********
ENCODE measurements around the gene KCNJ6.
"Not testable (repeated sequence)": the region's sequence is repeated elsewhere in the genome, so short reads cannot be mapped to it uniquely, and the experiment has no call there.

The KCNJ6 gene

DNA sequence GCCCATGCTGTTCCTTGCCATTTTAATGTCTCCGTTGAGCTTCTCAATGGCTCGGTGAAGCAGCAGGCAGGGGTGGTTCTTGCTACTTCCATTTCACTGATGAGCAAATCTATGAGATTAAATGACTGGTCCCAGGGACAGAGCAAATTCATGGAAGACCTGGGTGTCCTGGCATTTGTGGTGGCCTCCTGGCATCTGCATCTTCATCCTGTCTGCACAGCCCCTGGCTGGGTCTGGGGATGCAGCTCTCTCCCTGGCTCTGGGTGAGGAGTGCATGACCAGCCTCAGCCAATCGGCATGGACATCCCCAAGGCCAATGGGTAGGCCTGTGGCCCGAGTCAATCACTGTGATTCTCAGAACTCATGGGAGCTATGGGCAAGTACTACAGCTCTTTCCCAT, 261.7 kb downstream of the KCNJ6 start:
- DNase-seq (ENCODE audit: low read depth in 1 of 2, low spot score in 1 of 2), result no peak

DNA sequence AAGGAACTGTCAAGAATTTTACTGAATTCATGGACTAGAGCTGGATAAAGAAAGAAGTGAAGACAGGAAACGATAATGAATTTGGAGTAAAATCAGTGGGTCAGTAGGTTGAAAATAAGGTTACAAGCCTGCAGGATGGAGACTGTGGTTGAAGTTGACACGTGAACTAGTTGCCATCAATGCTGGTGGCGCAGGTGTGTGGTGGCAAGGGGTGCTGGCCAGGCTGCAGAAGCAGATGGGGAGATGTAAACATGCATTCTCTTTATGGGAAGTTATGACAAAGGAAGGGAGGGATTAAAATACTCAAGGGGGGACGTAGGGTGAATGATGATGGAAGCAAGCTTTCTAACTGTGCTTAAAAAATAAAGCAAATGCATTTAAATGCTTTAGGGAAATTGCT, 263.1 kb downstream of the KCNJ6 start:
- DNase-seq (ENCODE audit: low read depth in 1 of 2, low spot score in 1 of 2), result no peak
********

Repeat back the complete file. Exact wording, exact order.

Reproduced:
ENCODE measurements around the gene KCNJ6.
"Not testable (repeated sequence)": the region's sequence is repeated elsewhere in the genome, so short reads cannot be mapped to it uniquely, and the experiment has no call there.

The KCNJ6 gene

DNA sequence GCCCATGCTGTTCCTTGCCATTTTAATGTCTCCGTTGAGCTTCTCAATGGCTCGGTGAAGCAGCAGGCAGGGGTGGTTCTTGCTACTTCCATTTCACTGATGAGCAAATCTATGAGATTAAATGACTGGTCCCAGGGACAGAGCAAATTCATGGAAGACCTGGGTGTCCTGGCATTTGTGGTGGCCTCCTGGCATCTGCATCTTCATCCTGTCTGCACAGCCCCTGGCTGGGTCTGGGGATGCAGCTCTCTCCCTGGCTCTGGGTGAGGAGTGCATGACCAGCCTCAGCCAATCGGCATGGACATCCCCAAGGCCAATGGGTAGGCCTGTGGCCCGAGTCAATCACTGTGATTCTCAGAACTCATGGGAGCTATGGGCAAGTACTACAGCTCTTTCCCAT, 261.7 kb downstream of the KCNJ6 start:
- DNase-seq (ENCODE audit: low read depth in 1 of 2, low spot score in 1 of 2), result no peak

DNA sequence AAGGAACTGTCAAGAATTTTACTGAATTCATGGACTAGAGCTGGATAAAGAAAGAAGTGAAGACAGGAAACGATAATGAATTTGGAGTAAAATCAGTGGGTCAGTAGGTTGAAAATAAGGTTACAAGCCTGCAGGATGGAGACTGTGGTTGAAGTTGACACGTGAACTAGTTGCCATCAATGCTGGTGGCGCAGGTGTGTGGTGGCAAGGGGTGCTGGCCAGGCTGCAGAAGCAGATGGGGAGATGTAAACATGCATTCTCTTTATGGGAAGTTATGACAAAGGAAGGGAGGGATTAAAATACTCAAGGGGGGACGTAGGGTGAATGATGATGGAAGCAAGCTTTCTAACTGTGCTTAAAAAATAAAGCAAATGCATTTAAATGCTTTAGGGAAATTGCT, 263.1 kb downstream of the KCNJ6 start:
- DNase-seq (ENCODE audit: low read depth in 1 of 2, low spot score in 1 of 2), result no peak